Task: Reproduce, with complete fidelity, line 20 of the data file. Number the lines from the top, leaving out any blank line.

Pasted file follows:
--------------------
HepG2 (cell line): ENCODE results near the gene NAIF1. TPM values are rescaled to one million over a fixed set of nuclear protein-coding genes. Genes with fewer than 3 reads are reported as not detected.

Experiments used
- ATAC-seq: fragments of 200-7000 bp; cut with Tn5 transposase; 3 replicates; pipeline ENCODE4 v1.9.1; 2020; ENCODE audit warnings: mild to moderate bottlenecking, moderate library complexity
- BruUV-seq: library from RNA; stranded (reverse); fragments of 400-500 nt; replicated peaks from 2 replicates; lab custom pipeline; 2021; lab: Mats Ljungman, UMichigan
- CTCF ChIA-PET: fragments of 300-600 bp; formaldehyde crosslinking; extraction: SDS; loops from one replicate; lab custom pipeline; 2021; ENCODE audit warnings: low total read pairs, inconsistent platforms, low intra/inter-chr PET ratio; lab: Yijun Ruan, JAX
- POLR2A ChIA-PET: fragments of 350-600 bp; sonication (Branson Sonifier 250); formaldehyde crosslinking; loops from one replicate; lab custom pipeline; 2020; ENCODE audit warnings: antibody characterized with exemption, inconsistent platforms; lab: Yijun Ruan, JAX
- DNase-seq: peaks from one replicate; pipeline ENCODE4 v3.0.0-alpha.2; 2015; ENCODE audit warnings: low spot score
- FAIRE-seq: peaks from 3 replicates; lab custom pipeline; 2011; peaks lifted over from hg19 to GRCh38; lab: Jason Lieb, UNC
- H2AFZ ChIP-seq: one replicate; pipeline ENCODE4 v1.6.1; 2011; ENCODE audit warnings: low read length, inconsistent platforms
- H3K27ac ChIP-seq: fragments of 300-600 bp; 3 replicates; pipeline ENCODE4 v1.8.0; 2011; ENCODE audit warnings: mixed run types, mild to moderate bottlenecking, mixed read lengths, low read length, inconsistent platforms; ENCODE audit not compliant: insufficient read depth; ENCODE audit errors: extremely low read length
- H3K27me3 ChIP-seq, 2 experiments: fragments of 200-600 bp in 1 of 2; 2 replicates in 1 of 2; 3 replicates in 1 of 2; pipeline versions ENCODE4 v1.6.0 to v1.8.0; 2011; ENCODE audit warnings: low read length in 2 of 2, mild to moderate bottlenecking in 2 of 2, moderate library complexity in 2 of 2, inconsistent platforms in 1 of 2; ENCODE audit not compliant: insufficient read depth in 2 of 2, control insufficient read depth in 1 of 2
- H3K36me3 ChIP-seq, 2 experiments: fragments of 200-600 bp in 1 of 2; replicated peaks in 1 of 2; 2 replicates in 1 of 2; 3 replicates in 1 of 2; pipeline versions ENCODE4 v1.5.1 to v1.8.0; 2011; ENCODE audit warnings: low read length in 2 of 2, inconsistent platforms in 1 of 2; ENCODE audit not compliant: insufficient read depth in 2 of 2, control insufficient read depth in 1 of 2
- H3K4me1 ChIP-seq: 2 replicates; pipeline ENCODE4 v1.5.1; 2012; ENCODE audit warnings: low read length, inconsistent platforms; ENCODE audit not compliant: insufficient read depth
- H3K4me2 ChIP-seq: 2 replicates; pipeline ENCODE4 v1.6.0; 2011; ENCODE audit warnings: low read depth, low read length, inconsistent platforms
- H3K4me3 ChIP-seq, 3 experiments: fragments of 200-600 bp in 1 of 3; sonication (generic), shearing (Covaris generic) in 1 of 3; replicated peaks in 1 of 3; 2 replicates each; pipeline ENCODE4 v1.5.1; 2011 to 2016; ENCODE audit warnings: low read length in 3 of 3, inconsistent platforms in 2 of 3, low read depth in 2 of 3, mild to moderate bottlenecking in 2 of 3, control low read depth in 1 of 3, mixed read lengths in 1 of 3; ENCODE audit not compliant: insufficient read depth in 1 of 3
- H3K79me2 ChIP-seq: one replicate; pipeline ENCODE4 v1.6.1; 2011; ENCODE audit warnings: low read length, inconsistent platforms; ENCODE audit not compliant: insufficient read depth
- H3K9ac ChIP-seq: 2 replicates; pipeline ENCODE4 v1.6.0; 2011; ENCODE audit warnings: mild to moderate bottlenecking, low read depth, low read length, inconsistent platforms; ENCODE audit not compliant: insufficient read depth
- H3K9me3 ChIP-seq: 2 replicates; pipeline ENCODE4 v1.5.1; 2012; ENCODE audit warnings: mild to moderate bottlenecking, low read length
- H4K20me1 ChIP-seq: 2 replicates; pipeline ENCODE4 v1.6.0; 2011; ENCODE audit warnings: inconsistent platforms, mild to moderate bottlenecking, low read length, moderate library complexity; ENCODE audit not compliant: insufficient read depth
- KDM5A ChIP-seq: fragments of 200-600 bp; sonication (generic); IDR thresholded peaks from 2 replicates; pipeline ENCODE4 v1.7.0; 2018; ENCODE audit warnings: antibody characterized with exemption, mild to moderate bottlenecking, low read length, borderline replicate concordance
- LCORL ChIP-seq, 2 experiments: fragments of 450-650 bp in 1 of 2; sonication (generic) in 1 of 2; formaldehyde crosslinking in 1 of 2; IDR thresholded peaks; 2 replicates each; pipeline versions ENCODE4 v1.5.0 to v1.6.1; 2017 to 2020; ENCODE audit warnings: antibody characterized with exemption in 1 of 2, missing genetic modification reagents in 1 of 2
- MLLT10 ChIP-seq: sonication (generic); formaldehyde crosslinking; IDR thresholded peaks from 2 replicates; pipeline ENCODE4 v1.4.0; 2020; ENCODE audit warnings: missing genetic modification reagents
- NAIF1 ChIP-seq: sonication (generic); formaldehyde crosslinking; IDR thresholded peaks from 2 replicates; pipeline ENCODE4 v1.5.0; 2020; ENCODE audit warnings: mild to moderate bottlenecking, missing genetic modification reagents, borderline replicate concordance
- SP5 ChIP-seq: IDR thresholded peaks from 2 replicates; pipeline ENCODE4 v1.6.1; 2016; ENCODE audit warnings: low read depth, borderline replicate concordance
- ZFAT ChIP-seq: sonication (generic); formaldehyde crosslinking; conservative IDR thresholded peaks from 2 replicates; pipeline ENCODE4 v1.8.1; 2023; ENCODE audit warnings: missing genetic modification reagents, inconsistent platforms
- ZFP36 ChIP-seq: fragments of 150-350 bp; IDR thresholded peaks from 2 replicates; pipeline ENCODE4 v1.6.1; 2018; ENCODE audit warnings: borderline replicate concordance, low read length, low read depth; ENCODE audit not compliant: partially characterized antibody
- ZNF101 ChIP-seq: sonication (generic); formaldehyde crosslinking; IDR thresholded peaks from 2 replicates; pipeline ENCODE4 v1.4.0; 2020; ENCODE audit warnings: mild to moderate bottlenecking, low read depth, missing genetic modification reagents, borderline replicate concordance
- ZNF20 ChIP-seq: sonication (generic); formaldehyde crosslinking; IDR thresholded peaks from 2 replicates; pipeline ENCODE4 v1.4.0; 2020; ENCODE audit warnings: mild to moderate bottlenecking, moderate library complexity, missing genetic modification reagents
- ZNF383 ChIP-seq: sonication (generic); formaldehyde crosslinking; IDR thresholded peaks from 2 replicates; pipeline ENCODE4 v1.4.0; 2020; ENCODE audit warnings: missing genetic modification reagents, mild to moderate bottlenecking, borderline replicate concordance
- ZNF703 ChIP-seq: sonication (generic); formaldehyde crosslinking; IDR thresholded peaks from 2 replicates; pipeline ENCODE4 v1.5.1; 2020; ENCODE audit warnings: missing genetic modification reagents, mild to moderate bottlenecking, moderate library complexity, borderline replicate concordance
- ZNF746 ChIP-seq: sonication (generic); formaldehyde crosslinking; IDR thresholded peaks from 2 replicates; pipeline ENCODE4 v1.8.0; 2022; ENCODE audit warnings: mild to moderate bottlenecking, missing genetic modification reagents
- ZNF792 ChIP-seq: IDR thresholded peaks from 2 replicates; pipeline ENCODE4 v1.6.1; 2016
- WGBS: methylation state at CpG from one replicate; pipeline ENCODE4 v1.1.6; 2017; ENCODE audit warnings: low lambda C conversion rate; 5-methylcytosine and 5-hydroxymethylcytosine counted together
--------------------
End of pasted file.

- KDM5A ChIP-seq: fragments of 200-600 bp; sonication (generic); IDR thresholded peaks from 2 replicates; pipeline ENCODE4 v1.7.0; 2018; ENCODE audit warnings: antibody characterized with exemption, mild to moderate bottlenecking, low read length, borderline replicate concordance